11. LAYOUT AND MATERIALITY OF WRITING IN ANCIENT DOCUMENTS.
From the Archaic Period to Late Antiquity: a Comparative Approach
Davide Amendola (Trinity College Dublin) [firstname.lastname@example.org]
Cristina Carusi (University of Parma) [email@example.com]
Emilio Rosamilia (Harvard Center for Hellenic Studies, University of Pisa) [firstname.lastname@example.org]
Over the last few years, an increasing number of scholars have drawn attention to issues relating to format and layout in ancient Greek texts, techniques of reading, and the importance of writing in the legal practices of the ancient world. The goal of this panel is to explore systematically the possible similarities in aspects of layout among different categories of documents (primarily inscriptions and papyri, but also graffiti, ostraka, and wooden tablets). We also aim at discussing whether and to what extent the strategies adopted by ancient scribes and letter-cutters meant to improve the overall readability of ancient documents. Our purpose is thus primarily that of bringing together a diverse range of scholars from different backgrounds in order to examine a number of specific case studies, as well as to foster an interdisciplinary exchange of ideas on these issues.
Topics may include, but are by no means limited to:
issues of mise en page (e.g. ekthesis and eisthesis, division into columns, consistency in the use of blank spaces);
rubrication, use of titles or subtitles, variations in the size of letters;
interpuncta and lectional signs, especially vacat, paragraphos, and coronis;
strategies of correction, such as rasurae, interlinear additions, overwriting;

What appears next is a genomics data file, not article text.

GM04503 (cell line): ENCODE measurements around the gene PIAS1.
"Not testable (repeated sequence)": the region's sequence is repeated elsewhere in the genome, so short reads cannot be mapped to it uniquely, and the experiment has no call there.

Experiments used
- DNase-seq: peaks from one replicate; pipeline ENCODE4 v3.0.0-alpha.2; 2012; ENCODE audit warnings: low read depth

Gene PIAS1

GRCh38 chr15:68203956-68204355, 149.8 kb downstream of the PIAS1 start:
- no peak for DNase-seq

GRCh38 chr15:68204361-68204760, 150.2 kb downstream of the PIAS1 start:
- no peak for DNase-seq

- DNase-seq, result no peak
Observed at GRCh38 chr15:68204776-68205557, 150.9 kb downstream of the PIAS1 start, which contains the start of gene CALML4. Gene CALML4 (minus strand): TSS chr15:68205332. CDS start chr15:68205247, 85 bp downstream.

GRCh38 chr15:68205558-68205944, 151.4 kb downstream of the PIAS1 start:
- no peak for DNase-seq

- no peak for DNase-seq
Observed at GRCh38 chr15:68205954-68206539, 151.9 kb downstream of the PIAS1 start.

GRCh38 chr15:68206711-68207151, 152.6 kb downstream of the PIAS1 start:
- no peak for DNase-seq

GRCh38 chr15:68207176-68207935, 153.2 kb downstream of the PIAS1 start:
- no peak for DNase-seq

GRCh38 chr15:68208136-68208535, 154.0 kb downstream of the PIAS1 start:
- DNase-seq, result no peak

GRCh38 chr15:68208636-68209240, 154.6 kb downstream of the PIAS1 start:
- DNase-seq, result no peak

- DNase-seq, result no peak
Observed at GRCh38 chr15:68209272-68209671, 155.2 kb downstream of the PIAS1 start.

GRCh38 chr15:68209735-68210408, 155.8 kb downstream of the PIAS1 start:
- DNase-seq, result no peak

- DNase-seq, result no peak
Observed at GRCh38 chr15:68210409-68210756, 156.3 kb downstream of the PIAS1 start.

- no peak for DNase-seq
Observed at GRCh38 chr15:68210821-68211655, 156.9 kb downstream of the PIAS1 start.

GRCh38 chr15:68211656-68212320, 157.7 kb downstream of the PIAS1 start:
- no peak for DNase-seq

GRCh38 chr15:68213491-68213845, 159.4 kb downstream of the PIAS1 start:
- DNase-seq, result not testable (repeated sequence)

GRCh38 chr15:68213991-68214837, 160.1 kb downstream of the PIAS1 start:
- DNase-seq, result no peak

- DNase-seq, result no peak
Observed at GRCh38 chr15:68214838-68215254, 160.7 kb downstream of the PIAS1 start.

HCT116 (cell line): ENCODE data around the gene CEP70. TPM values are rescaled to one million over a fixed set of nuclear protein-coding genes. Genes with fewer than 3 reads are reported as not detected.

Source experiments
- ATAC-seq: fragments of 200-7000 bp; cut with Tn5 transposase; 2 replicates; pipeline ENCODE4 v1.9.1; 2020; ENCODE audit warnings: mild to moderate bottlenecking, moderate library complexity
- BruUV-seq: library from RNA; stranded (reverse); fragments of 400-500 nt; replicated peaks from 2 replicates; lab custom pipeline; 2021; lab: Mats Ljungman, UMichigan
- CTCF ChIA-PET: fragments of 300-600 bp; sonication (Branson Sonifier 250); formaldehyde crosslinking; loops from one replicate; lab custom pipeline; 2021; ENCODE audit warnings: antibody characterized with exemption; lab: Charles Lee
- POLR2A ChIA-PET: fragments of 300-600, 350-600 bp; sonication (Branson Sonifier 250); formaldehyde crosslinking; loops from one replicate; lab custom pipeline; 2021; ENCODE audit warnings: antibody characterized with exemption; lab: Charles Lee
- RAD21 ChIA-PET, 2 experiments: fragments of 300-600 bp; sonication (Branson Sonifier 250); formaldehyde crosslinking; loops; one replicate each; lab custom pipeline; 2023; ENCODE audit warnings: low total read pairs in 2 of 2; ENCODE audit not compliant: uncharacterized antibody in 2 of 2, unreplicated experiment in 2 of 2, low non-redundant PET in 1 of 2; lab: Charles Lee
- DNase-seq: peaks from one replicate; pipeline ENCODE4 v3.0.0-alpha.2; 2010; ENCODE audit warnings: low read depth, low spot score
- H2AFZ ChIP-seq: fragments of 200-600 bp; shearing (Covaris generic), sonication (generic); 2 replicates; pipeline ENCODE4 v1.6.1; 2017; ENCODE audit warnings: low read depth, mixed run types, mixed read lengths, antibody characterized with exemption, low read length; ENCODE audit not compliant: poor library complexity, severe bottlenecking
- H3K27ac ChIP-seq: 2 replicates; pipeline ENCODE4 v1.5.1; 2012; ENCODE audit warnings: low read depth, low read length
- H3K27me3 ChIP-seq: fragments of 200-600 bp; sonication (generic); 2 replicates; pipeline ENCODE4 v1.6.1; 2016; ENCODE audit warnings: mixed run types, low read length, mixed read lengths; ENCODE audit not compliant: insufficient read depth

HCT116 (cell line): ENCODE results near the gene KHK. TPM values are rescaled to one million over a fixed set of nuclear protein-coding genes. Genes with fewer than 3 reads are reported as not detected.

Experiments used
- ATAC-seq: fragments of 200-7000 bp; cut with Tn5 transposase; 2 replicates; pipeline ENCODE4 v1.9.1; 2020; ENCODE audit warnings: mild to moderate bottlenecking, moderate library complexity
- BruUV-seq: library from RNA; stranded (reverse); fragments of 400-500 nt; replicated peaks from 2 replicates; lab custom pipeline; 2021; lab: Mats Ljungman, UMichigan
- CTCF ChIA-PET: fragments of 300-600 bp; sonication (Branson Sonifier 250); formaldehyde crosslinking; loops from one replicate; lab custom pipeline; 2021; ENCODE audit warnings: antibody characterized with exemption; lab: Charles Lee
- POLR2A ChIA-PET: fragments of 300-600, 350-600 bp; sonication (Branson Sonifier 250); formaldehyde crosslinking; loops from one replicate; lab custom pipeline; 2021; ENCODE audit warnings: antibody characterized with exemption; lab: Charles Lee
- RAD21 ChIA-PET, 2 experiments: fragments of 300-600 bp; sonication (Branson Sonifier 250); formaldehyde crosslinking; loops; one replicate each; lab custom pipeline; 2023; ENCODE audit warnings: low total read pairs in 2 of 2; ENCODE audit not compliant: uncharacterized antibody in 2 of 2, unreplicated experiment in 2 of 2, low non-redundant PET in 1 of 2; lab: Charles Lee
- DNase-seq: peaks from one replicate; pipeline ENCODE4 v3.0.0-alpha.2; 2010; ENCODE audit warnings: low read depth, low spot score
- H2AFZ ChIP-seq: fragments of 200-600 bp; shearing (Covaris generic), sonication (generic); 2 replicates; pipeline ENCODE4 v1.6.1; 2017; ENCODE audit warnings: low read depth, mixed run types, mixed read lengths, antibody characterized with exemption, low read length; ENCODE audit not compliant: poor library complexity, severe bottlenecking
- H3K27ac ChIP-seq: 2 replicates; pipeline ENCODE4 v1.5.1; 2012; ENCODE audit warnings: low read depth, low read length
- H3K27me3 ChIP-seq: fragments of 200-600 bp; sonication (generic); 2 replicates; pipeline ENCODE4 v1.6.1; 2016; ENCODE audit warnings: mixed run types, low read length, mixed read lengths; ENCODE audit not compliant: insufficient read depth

functionality versus ornamentality;
terminology and references to specific formal features of ancient documents in Graeco-Roman literary and non-literary sources;
treatment of such aspects in antiquarian research from Renaissance Humanism onwards (for instance, in the works of Ciriaco d’Ancona, Scipione Maffei, Jean Mabillon, etc.);
In addressing these issues, we seek to provide an answer to the following questions of more general interest: What is the relation between formats and typologies of documents? Do inscriptions mirror contemporary archival documents and to what extent? Can some features of the epigraphic practice be influenced by texts written on perishable materials? Does the use of specific lectional signs relate to specific typologies of documents? If so, is it possible to reconstruct a taxonomy of signs or to outline any developmental lines in their evolution? Is a certain level of standardisation clearly recognisable in specific categories of texts?
We invites abstracts for 40-minutes or 20-minute papers. Those who are interested in joining our panel should submit via email a 250-word abstract as attachment to email@example.com by September 30 2020. For any inquiries, please feel free to contact us at the same address.
Preferably, abstracts should be written in English. However, proposals and presentations in other languages – such as Portuguese, French, Italian, German, and Spanish – are welcome as well. Proponents should also make clear whether they are interested in giving a 20-minute or 40-minute presentation. We will review all submissions and inform submitters of our decision by TBD.
Abstracts should have:
- Title of communication
- Abstracts (max 250 words)
- Keywords (5 to 10 words)